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1. See Bradley v. American Smelting and Refining Co., 104 Wn.2d, 677, 690–91, 709
P.2d 782 (1985); see also Restatement
(Second) of Torts § 158 (1965). “Liability
for Intentional Intrusions on Land.” One
is subject to liability to another for trespass, irrespective of whether he thereby
causes harm to any legally protected
interest of the other, if he intentionally
(a) enters land in the possession of the
other, or causes a thing or a third person
to do so; or (b) remains on the land; or
(c) fails to remove from the land a thing
which he is under a duty to remove.
2. See Bradley, 104 Wn.2d at 691 (“When,
however, the particles or substance accumulates on the land and does not pass
away, then a trespass has occurred”).
3. Kitsap County v. Allstate Ins. Co., 136
Wn.2d 567, 592, 964 P.2d 1173 (1998).
4. RCW 7. 48.010; see also RCW 7. 48.120.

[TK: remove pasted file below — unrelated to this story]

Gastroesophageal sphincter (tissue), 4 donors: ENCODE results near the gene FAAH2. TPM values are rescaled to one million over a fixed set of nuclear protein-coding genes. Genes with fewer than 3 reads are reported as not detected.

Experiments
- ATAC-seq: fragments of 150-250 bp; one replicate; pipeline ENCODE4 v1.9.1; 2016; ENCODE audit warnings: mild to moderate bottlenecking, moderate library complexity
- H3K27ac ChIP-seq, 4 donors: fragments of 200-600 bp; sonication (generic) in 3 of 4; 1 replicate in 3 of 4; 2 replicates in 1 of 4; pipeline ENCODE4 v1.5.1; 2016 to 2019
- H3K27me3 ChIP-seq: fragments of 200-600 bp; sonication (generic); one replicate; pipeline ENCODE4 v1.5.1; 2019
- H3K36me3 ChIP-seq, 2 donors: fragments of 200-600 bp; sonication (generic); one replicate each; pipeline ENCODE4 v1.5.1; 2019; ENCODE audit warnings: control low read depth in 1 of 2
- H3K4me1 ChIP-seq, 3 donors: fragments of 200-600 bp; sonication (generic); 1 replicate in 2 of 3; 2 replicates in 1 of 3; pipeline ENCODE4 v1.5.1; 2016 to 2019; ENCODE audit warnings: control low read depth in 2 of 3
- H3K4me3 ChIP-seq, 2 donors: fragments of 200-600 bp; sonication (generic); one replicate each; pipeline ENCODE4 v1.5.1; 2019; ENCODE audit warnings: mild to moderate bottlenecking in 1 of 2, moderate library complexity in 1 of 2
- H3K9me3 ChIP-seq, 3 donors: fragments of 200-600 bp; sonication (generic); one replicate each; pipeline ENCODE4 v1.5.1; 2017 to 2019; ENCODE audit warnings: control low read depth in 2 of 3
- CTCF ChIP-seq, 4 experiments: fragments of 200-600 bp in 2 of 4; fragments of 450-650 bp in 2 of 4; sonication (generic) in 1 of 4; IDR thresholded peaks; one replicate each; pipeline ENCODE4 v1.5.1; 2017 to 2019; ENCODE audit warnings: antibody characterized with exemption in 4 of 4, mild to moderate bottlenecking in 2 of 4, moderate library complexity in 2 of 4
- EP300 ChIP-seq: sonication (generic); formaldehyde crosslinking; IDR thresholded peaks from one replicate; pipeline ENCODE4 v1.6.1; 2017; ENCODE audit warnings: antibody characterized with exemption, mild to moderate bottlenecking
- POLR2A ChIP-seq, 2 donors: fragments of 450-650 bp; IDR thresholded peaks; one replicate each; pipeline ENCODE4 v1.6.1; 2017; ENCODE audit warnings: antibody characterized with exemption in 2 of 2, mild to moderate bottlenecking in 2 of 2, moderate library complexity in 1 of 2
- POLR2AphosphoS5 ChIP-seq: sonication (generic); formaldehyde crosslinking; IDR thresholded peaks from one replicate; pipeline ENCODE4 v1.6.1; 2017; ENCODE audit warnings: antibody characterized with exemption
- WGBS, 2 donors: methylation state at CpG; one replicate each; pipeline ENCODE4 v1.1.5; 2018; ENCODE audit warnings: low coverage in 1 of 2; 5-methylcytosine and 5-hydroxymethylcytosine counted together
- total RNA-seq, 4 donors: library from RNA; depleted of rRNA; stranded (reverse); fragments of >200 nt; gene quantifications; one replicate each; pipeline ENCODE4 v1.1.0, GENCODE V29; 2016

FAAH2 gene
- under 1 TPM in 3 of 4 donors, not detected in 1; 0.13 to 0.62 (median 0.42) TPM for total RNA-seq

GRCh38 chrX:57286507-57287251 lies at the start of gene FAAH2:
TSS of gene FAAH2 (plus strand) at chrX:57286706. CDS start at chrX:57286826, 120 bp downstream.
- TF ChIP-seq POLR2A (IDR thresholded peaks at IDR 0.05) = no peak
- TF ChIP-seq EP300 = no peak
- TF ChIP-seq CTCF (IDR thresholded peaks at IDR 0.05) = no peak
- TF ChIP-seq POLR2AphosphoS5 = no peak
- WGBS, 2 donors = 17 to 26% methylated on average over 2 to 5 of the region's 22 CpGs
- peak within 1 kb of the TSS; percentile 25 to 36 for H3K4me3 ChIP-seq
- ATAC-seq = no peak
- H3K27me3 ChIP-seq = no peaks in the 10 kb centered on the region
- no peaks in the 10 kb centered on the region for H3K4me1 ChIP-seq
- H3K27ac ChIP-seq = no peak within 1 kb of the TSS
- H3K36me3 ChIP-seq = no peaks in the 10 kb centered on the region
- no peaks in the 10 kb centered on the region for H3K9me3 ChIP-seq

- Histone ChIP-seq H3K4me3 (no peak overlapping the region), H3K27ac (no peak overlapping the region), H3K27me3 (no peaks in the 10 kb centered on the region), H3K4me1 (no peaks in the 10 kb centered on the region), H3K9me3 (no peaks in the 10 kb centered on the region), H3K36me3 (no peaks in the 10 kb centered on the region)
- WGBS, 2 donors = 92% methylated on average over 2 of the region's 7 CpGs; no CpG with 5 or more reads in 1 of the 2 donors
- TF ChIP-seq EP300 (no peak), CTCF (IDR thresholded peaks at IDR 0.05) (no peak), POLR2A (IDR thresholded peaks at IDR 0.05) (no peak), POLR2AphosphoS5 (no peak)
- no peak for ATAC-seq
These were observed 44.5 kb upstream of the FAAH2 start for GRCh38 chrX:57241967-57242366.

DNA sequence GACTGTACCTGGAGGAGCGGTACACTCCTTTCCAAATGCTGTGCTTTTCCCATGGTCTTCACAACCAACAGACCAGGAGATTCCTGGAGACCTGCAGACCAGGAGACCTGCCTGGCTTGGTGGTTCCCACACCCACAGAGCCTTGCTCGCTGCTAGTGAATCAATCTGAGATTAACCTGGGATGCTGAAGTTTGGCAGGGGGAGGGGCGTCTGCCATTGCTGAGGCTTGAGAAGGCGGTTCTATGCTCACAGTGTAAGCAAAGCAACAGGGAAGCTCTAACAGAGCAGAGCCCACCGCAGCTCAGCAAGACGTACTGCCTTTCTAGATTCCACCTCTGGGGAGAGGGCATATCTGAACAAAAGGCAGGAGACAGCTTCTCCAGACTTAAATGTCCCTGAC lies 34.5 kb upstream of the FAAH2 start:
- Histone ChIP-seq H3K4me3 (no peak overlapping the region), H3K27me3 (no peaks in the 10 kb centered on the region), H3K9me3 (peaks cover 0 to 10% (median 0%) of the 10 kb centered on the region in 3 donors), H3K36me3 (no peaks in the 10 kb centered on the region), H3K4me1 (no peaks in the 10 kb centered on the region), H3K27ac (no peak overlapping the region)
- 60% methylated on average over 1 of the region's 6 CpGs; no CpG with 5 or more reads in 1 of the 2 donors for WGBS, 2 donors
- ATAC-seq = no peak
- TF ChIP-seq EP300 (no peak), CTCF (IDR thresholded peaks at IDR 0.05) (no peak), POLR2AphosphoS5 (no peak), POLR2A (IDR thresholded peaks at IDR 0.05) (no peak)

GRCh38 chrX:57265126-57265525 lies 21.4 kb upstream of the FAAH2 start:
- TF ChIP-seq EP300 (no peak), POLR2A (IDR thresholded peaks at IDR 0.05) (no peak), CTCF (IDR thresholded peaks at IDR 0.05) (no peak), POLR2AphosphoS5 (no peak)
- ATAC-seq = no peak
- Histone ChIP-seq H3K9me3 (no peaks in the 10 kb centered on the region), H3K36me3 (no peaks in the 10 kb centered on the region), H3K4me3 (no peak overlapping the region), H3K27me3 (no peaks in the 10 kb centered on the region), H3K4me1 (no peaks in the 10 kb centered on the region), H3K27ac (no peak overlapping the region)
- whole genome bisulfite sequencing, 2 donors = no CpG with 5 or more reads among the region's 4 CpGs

RCW 7. 48.120 provides a more specific
definition of the elements of a nuisance
action, which includes acts that annoy,
injure, endanger the comfort, repose,
health, or safety of others, offends decency, or unlawfully interferes with passage.
5. See, e.g., Ackerman v. Port of Seattle, 55
Wn.2d 400, 348 P.2d 664 (1960) (
finding that landowner was entitled to recover for taking of easement by low flying planes); Cheskov v. Port of Seattle, 55
Wn.2d 416, 348 P.2d 673 (1960) (finding
that airplane travel within the “public
domain” is not a technical trespass);
Martin v. Port of Seattle, 64 Wn.2d 309,
391 P.2d 540 (1964) (finding that no
physical invasion of airspace is needed
to prove taking by airport); Highline Sch.
Dist. No. 401, King Cnty. v. Port of Seattle, 87 Wn.2d 6, 548 P.2d 1085 (1976)
(finding that airport could give rise to a
claim for taking).